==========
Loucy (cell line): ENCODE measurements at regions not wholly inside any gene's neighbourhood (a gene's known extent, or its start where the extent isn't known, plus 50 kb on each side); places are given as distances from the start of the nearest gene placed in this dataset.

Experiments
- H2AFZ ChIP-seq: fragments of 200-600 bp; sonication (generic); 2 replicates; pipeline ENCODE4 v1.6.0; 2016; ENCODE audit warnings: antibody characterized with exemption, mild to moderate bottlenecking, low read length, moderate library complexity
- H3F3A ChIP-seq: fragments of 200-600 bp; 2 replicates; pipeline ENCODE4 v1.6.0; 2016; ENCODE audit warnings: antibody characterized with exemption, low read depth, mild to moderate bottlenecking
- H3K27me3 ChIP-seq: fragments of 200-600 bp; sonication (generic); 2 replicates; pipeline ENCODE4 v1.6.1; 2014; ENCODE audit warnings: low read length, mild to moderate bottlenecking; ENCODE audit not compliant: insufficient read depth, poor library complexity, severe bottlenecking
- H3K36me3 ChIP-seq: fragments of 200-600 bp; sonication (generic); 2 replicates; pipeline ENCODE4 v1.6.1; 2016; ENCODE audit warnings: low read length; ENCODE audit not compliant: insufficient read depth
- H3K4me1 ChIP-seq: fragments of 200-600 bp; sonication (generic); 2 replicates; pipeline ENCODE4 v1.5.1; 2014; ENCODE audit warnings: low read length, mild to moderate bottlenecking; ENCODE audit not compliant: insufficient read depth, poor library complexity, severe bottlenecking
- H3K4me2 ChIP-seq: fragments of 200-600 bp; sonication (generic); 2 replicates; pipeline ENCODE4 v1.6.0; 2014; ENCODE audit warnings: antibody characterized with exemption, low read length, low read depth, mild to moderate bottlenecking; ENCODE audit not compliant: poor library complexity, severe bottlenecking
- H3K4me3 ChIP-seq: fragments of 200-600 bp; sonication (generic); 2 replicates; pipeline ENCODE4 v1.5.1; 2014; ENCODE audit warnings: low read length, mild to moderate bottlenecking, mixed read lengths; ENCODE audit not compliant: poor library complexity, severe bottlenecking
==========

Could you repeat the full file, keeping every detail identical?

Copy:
Loucy (cell line): ENCODE measurements at regions not wholly inside any gene's neighbourhood (a gene's known extent, or its start where the extent isn't known, plus 50 kb on each side); places are given as distances from the start of the nearest gene placed in this dataset.

Experiments
- H2AFZ ChIP-seq: fragments of 200-600 bp; sonication (generic); 2 replicates; pipeline ENCODE4 v1.6.0; 2016; ENCODE audit warnings: antibody characterized with exemption, mild to moderate bottlenecking, low read length, moderate library complexity
- H3F3A ChIP-seq: fragments of 200-600 bp; 2 replicates; pipeline ENCODE4 v1.6.0; 2016; ENCODE audit warnings: antibody characterized with exemption, low read depth, mild to moderate bottlenecking
- H3K27me3 ChIP-seq: fragments of 200-600 bp; sonication (generic); 2 replicates; pipeline ENCODE4 v1.6.1; 2014; ENCODE audit warnings: low read length, mild to moderate bottlenecking; ENCODE audit not compliant: insufficient read depth, poor library complexity, severe bottlenecking
- H3K36me3 ChIP-seq: fragments of 200-600 bp; sonication (generic); 2 replicates; pipeline ENCODE4 v1.6.1; 2016; ENCODE audit warnings: low read length; ENCODE audit not compliant: insufficient read depth
- H3K4me1 ChIP-seq: fragments of 200-600 bp; sonication (generic); 2 replicates; pipeline ENCODE4 v1.5.1; 2014; ENCODE audit warnings: low read length, mild to moderate bottlenecking; ENCODE audit not compliant: insufficient read depth, poor library complexity, severe bottlenecking
- H3K4me2 ChIP-seq: fragments of 200-600 bp; sonication (generic); 2 replicates; pipeline ENCODE4 v1.6.0; 2014; ENCODE audit warnings: antibody characterized with exemption, low read length, low read depth, mild to moderate bottlenecking; ENCODE audit not compliant: poor library complexity, severe bottlenecking
- H3K4me3 ChIP-seq: fragments of 200-600 bp; sonication (generic); 2 replicates; pipeline ENCODE4 v1.5.1; 2014; ENCODE audit warnings: low read length, mild to moderate bottlenecking, mixed read lengths; ENCODE audit not compliant: poor library complexity, severe bottlenecking